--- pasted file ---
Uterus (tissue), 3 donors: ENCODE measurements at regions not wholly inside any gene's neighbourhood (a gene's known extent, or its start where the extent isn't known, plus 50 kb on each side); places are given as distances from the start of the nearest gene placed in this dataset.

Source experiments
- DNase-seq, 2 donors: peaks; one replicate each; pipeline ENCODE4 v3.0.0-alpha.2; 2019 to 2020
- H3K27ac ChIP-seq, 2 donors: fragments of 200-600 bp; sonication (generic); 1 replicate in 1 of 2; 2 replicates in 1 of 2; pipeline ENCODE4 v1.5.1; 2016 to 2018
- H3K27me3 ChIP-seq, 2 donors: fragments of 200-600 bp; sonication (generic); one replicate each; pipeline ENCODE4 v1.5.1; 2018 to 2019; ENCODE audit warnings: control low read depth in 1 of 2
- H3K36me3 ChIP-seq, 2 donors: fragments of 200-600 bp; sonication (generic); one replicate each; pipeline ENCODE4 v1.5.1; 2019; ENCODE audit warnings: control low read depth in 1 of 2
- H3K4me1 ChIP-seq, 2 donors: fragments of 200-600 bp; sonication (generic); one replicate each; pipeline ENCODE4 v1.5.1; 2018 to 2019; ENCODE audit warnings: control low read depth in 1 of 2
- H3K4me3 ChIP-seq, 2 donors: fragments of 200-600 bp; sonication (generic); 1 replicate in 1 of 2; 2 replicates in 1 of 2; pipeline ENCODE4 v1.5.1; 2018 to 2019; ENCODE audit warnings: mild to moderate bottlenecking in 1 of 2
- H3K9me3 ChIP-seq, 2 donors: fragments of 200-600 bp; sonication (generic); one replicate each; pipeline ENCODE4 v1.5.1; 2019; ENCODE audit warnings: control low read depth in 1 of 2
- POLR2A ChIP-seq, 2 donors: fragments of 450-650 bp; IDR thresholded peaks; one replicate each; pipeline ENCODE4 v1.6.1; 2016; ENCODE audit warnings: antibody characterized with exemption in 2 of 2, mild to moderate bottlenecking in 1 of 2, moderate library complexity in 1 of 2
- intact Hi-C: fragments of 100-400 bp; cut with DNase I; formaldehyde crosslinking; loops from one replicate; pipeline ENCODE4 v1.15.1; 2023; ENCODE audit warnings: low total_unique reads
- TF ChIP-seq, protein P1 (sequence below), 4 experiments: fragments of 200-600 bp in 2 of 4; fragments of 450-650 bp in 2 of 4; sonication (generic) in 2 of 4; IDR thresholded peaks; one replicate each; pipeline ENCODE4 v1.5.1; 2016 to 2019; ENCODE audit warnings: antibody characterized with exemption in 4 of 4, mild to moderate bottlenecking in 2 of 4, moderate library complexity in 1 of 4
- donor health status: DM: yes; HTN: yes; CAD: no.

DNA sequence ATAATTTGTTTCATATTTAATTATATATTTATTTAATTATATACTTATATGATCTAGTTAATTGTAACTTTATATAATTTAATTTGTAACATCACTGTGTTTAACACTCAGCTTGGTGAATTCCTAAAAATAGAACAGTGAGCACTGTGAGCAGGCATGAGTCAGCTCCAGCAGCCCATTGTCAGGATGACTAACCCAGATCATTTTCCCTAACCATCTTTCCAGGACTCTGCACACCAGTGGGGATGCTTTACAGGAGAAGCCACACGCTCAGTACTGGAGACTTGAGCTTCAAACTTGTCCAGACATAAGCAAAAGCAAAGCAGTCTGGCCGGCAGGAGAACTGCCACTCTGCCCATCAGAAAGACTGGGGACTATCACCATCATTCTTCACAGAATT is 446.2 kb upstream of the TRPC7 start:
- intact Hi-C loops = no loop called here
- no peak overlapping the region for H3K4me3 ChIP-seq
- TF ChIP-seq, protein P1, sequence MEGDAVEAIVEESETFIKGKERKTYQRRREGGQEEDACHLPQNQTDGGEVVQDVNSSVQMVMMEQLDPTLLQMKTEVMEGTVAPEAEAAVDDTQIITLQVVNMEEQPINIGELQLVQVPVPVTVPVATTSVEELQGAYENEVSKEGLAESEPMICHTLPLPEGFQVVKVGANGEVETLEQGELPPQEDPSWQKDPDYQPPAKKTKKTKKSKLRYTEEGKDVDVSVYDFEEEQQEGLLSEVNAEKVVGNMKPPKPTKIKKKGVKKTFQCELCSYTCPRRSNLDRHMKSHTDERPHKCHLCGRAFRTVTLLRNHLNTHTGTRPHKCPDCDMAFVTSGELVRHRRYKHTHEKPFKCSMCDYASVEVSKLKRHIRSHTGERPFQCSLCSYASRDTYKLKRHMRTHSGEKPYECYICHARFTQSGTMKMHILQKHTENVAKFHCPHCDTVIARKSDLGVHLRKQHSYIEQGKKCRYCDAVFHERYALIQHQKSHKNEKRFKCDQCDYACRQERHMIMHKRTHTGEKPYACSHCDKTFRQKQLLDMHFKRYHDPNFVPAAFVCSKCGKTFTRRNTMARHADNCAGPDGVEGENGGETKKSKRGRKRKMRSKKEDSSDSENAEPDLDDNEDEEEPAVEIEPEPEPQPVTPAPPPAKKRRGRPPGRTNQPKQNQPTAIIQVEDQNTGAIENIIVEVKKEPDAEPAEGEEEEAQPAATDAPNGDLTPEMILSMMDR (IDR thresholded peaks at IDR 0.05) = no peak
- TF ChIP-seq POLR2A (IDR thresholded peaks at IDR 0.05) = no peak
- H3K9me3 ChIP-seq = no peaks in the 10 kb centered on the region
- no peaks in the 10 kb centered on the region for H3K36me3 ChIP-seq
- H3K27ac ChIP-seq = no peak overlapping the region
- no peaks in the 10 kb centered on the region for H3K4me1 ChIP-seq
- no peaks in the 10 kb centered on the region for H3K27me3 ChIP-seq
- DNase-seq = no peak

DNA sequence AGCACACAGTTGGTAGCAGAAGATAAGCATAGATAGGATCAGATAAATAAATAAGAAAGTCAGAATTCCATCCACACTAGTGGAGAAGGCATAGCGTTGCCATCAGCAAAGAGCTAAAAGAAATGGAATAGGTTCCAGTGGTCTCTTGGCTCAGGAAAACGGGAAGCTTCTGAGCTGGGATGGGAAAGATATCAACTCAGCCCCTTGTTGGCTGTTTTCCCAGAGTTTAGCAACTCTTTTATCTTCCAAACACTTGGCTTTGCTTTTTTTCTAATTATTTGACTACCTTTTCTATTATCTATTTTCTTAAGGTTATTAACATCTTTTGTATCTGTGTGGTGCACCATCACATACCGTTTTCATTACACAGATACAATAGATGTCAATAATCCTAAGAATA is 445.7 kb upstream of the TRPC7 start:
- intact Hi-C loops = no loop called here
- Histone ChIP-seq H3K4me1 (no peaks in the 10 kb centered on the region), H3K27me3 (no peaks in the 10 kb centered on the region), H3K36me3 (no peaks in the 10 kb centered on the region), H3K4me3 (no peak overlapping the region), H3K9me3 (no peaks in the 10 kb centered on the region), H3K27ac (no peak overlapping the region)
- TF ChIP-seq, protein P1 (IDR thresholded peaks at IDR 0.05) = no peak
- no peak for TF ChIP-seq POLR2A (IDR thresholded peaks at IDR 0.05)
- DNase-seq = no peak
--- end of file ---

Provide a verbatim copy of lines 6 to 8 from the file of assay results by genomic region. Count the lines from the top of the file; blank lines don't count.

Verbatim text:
- H3K36me3 ChIP-seq, 2 donors: fragments of 200-600 bp; sonication (generic); one replicate each; pipeline ENCODE4 v1.5.1; 2019; ENCODE audit warnings: control low read depth in 1 of 2
- H3K4me1 ChIP-seq, 2 donors: fragments of 200-600 bp; sonication (generic); one replicate each; pipeline ENCODE4 v1.5.1; 2018 to 2019; ENCODE audit warnings: control low read depth in 1 of 2
- H3K4me3 ChIP-seq, 2 donors: fragments of 200-600 bp; sonication (generic); 1 replicate in 1 of 2; 2 replicates in 1 of 2; pipeline ENCODE4 v1.5.1; 2018 to 2019; ENCODE audit warnings: mild to moderate bottlenecking in 1 of 2